Forty-two years later, he pondered what a monument to the soldiers of the second world war might look like: “So if there were a heroes’ monument, it would be a memorial to the deserter.”8 In May 1945 he returned to Ulm, which was occupied by the Americans. The private who had deserted was now a free private citizen. In that respect he was very different to most Germans, who, having been beaten, were slow to realise that it was only in their defeat that they could find freedom.
It was probably his Söflingen mentors Pastor Weiss, Father Eisele and Chaplain Wüstenberg who had called the young Aicher’s attention to Carl Muth (1867-1944) and Theodor Haecker (1879-1945). In innenseiten des kriegs (Inside the War), published in 1985, he recalls: “I go to Munich, alone, and debate with Theodor Haecker and Carl Muth.”9 The scholars belonged to the Renouveau Catholique, a conservative movement within Catholicism that wanted to overcome rationalism and return to the religious traditions of the church. The 19-year-old had sent Haecker and Muth his essay on Michelangelo’s sonnets and hoped it would be published in Hochland, a monthly cultural magazine edited by Muth.10 That didn’t happen, but the two men became intellectual father figures for Aicher and had a formative influence on him – largely through literature and letters.
Under their influence and that of religious philosopher Romano Guardini, Aicher developed into a fundamental Catholic with a pronounced sense of mission, “for the sake of the spirit”. The main objects of his missionising were the Scholls and Ernst Reden. He sought Carl Muth’s help with his attempts to convert them, writing to him that there was nothing he was more passionate about than convincing them to become Catholic.11 In many conversations, long letters and joint readings, he attempted to influence the religious thinking of his friends – especially Inge, Sophie and Ernst Reden. He wanted them to realise that humanity can only find joy and salvation in the God of the Catholic church and wanted to add “the finishing touches” with texts by church father Augustine. Ultimately, he believed, they would become “friends who hate each other, because they love each other with a love that has God at its crux”.12
Aicher skiing in the Allgäu Alps. Photo: Fridolin Kotz, family archive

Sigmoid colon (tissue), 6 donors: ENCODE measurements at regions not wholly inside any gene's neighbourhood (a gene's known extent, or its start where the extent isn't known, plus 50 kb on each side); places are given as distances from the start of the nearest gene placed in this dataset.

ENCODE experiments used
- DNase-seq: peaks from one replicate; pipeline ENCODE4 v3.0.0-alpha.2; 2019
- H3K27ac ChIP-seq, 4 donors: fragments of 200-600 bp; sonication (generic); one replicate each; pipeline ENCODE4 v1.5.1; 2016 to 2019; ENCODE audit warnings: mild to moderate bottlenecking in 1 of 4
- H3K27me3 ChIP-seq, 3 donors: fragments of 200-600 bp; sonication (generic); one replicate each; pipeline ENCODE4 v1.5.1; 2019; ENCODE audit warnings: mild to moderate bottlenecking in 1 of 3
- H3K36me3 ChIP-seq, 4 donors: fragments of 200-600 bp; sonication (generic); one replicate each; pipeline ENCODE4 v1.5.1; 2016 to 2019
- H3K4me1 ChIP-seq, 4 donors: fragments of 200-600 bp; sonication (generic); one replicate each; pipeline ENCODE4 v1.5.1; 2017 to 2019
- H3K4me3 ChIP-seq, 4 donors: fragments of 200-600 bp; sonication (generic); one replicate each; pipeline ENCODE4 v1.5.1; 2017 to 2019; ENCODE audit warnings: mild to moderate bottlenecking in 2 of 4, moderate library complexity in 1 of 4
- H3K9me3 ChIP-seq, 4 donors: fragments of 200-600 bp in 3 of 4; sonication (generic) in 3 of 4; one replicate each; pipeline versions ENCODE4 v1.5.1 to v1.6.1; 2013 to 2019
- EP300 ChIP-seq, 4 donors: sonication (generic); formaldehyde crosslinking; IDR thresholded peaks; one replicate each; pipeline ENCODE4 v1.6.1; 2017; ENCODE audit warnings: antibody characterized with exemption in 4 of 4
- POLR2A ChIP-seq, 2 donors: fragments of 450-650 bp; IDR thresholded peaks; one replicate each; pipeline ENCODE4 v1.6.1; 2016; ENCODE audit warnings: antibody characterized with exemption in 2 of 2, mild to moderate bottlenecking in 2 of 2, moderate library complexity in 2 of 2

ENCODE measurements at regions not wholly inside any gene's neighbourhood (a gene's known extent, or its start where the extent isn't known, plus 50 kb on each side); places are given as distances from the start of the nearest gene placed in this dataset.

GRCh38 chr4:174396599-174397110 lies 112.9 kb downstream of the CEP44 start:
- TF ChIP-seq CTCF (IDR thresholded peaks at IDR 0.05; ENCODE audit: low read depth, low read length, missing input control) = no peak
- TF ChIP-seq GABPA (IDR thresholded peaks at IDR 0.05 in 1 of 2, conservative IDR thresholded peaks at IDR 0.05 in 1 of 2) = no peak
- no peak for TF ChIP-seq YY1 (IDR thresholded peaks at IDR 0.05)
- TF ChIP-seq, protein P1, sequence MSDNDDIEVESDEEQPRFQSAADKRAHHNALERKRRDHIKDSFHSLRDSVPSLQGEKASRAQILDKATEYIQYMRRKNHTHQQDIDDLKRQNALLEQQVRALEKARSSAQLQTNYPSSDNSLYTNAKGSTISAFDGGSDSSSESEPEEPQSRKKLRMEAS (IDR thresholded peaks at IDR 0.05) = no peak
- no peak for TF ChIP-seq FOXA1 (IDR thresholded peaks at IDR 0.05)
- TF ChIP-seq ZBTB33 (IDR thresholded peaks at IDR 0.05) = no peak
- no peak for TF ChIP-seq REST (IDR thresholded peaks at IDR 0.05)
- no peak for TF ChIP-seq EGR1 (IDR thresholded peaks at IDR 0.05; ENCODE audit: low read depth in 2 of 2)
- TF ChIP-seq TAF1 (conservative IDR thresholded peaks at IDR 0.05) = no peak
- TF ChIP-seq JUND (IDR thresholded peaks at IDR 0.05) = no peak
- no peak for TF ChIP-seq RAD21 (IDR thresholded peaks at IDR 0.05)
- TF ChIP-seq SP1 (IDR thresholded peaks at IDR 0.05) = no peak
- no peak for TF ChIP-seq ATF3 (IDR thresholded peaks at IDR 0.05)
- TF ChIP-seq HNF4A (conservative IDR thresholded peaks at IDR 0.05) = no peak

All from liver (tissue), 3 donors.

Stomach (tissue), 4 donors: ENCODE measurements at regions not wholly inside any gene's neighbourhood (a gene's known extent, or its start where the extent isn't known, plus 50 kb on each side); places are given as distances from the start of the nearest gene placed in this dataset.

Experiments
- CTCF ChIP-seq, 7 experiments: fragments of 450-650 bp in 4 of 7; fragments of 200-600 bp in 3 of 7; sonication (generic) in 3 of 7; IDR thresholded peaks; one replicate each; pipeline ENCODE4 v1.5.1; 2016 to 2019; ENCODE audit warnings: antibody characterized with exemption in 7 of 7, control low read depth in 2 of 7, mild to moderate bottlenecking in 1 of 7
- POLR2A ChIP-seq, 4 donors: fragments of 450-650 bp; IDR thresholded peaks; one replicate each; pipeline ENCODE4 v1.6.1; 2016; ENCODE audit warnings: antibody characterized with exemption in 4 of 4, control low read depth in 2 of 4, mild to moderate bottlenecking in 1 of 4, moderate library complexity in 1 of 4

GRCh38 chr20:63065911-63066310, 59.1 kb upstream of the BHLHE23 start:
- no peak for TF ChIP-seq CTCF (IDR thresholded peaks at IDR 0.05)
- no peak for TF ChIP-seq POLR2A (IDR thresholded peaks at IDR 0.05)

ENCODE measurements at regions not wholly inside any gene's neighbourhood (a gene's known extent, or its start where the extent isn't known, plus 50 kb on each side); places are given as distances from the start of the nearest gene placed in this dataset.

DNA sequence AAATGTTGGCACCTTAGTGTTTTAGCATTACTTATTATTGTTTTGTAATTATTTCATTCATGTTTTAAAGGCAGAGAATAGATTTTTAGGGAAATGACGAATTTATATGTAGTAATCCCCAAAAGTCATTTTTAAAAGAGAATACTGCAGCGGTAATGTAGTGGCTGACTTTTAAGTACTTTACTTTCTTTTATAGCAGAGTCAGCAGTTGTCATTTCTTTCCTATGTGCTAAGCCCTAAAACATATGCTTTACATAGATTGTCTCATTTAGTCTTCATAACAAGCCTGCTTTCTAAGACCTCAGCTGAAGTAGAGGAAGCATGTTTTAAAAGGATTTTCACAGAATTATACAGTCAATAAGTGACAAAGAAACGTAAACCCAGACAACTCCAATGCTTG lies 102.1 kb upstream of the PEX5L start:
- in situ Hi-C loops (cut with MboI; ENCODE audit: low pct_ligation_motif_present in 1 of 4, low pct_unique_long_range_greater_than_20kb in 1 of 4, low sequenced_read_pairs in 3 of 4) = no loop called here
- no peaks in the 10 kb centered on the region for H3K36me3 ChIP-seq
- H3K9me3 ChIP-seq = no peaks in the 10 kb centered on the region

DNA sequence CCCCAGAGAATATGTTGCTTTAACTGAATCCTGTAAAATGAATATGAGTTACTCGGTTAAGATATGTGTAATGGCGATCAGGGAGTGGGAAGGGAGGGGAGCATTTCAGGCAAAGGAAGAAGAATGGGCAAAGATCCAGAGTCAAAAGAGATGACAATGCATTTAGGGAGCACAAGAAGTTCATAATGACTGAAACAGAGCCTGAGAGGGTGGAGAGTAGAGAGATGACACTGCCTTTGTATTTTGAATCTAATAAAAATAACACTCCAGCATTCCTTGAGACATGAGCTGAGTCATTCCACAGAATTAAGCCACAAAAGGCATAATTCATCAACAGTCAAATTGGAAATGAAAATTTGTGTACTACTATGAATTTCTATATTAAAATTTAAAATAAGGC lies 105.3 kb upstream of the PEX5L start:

His endeavours were successful to some extent: the three intensified their religious thinking and the way they lived their faith considerably. Nevertheless, Aicher did not become the central “man of ideas” for the White Rose resistance group, even though he sought to create that impression after the war. His influence on Hans Scholl, who was the head of the freedom fighters and was studying in Munich from April 1939 on, and on Alexander Schmorell, his comrade, was too peripheral for that. Inge and Ernst Reden knew nothing about the group’s activities, and Sophie was not the central figure. Only in Inge’s case did he succeed in his actual goal of conversion. On 22 February 1945, the second anniversary of the death of her siblings Sophie and Hans, she converted to Catholicism by being rebaptised. The Scholls and Ernst Reden remained Protestants. Aicher the missionary was convinced of the power of his intellect, which is why his friend Chaplain Wüstenberg reproached him for seeing the others as “your creatures, who don’t think for themselves at all but always the way you want them to”.13
The 17-year-old Otl Aicher made an impression on the 25-year-old Ernst Reden: “I’m really deeply dismayed that such thoughts should be thought in the mind of a young person,” he confessed to Inge Scholl.14 Aicher published some of his deliberations in Windlicht, a circular in which the Scholls and their friends shared their reflections on literary, religious and philosophical themes. Several hectographed booklets were produced and circulated to about 10 people. But he didn’t only write when there was an opportunity for publication. His thoughts on Francis of Assisi, politics, culture, cosmology, poverty, Hellenism, pneumology, power, geology, Christianity, bodily beauty and philosophy are preserved in the form of essays.15
The 25-page reflection on the sonnets of Michelangelo Buonarotti (1475-1564) is his longest work.16 In it, Aicher interprets several verses of the no fewer than 302 sonnets that Michelangelo composed. He sees them as confirmation of his theory that humans can only find perfection in God. That, he believes, is the sole purpose of everything that exists: “Indeed the world, and our body too, is only there as a footstool for our spirit.” Human beings, he continues, are not “designed for fighting great battles, composing great symphonies and creating sculptures that all the world admires – ridiculous rubbish, all of it! If it is not radiant with the glow of God’s love, it is nothing but ridiculous rubbish!” He sees the sonnets as a poetic reflection of the path that leads from lust to love, from the transitory to the eternal, from the human being to God. Michelangelo, he says, achieved the “total renunciation of desire”. When he was philosophising Aicher was an ascetic: opposed to the carnal, he subordinated everything to “God’s love”. That fascinated Sophie Scholl, for she asked her friend Fritz Hartnagel: “Don’t you believe that the spirit can prevail over sex?”17
Otl Aicher was an ambivalent, contradictory character. He had a strange relationship to emotions: full of feeling himself, he was against people ruled by their feelings;18 he wanted to accept divine love alone as valid, and yet he manipulated people and memories; he believed fervently, yet saw himself only as a thinker.
Would the almost 20-year-old still have eulogised Michelangelo so ardently if he had realised that many of the sonnets are homoerotic poetry?19 Aicher – unlike Hans Scholl and Ernst Reden – probably only experienced homoeroticism latently in his association with Bruno Wüstenberg.20
© Manuel Aicher